Barely in his thirties, jazz pianist Eric Lewis has already covered a vast expanse of musical ground. He took top prize at the 1999 Thelonious Monk International Piano Competition, worked with Wynton Marlsalis' Lincoln Center Jazz Orchestra, and toured as a featured artist with the likes of Cassandra Wilson, Elvin Jones, and Roy Hargrove.Hopscotch
presents Lewis in a piano trio setting with newcomer bassist Paul Beaudry and veteran drummer Ralph Penland, playing a program of tunes originally videotaped as a special for BET Jazz. Fortress Records has chosen to release this music as a dual CD and DVD package, with the DVD containing an unedited version of the television special, "Eric Lewis Live from the Club at Blue Palm," as well as interviews with the musicians and a short discussion of Eric's music by Wynton Marsalis.
The adulation heaped upon Lewis by his musical peers does not come lightly. The last third of the CD is a set of five solo piano tracks, and listening to his brief but astoundingly dense solo piano exploration of "Cherokee" reveals a player not only at home with jazz piano, but also equally versed and proficient in the arena of contemporary classical piano improvisation.
Lewis transitions out of "Cherokee" into another solo piano piece, the bluesy, gospel-charged "The Church Picnic," and the contrast between the soulful "Picnic" and the frenetic "Cherokee" is enough to make a casual listener ask, is that really the same pianist?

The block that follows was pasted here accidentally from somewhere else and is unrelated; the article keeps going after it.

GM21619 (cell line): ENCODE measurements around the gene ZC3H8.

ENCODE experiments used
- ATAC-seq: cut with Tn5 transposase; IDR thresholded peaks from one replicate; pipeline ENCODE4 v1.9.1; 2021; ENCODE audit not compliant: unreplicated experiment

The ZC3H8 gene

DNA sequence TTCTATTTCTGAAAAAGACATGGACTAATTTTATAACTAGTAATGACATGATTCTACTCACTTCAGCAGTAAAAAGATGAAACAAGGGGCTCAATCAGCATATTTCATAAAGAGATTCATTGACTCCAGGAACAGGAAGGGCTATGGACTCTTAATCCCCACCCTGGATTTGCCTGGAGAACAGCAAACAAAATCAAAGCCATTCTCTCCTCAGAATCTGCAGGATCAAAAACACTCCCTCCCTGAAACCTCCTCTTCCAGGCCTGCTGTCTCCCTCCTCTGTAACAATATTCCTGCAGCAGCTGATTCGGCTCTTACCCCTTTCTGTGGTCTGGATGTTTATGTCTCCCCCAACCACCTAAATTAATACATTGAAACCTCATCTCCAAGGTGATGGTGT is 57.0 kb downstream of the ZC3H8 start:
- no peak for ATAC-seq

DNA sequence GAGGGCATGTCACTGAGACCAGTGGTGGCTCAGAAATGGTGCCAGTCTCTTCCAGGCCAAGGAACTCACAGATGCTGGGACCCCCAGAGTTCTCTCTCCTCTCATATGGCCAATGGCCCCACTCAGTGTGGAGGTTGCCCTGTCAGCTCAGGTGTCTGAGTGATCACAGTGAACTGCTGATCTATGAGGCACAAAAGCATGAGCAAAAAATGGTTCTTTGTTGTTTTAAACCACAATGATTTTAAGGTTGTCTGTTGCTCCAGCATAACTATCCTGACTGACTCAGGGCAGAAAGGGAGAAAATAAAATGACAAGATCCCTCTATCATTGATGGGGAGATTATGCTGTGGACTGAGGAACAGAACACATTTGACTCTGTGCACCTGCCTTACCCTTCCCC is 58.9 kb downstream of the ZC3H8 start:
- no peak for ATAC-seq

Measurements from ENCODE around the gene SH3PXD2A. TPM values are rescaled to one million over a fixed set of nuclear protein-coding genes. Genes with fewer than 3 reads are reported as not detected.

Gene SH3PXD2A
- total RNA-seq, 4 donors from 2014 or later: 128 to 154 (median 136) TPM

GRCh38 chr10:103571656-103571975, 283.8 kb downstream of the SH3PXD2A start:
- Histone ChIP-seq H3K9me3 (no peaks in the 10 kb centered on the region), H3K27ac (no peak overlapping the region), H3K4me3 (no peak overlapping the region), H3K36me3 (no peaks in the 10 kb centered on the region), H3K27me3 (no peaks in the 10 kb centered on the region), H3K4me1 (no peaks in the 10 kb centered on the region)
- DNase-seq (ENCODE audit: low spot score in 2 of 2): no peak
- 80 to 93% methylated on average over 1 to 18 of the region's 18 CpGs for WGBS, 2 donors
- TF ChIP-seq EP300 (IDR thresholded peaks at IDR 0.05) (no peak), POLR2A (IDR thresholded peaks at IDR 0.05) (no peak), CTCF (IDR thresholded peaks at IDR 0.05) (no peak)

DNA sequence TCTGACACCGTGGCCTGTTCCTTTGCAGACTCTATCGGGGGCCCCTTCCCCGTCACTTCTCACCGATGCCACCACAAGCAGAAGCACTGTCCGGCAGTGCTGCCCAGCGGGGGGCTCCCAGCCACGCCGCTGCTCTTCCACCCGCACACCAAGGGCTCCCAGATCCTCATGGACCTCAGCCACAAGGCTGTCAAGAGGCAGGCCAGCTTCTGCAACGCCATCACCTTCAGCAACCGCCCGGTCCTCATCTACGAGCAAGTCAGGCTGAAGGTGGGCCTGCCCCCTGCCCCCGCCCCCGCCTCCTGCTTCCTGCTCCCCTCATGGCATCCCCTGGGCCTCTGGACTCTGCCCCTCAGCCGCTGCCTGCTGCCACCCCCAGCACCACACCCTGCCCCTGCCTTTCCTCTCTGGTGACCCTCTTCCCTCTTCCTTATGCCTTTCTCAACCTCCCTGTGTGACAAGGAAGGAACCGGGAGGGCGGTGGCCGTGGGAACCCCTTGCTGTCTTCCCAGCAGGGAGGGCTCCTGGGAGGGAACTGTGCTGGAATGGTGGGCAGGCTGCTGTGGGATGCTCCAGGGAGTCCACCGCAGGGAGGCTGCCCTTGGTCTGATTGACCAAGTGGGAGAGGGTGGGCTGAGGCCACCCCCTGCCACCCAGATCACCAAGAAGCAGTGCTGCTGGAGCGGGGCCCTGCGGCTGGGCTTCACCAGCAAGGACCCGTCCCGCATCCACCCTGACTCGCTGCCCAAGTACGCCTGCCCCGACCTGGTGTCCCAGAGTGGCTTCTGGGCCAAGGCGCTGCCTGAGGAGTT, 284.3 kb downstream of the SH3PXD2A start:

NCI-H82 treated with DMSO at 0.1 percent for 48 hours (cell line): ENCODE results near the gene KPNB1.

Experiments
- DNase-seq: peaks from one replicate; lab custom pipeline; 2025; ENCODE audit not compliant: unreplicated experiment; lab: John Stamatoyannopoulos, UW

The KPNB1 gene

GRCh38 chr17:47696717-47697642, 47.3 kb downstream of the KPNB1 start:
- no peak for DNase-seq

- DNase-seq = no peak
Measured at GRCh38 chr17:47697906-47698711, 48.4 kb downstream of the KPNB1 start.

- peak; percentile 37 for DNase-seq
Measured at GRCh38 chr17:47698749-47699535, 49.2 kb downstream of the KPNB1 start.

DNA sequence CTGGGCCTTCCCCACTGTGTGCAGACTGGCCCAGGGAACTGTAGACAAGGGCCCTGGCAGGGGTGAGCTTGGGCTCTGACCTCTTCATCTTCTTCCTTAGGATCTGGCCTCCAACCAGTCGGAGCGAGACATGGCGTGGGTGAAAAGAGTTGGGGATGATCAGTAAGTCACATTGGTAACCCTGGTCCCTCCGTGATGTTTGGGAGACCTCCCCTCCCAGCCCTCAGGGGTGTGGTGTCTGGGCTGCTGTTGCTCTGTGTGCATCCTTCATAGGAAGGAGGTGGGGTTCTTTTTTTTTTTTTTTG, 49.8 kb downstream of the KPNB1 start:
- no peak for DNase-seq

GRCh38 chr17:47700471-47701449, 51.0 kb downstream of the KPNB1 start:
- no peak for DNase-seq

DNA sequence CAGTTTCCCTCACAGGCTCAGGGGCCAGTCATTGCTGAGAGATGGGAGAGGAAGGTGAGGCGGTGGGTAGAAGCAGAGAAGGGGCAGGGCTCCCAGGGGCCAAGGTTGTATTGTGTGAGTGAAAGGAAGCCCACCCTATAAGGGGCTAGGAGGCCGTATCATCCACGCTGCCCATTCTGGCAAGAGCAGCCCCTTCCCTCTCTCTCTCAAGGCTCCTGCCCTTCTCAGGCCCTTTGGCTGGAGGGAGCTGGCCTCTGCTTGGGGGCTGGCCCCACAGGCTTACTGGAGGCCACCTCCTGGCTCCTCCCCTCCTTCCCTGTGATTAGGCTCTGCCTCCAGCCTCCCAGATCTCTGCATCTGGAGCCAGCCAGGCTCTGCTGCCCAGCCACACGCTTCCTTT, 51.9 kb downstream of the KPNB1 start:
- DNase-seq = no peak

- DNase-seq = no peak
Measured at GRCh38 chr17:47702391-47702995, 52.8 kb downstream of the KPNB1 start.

Despite his enormous musical skills Lewis does not dominate his group, and the trio works together as a cohesive unit, whether they are engaged in the contemporary feel of the title track, "Hopscotch" or in an angular, funky groove like "Monk." The trio also purposefully keeps its numbers short; only one of the eight trio numbers is longer than four minutes. This allows the trio to play a maximum number of tunes within the hour-long confines of the television special, but Lewis and his trio still have plenty to say even in this relatively short time span.
Both the performance and the production on this combo CD/DVD package is first rate, and buyers should enjoy the bonus of being able to watch Lewis as he plays. The only thing that I found missing in this package was a booklet of liner notes, which might have been omitted due to the nature of the packaging. Still, this is a minor quibble about a first-rate performance by one of the great piano geniuses of our time.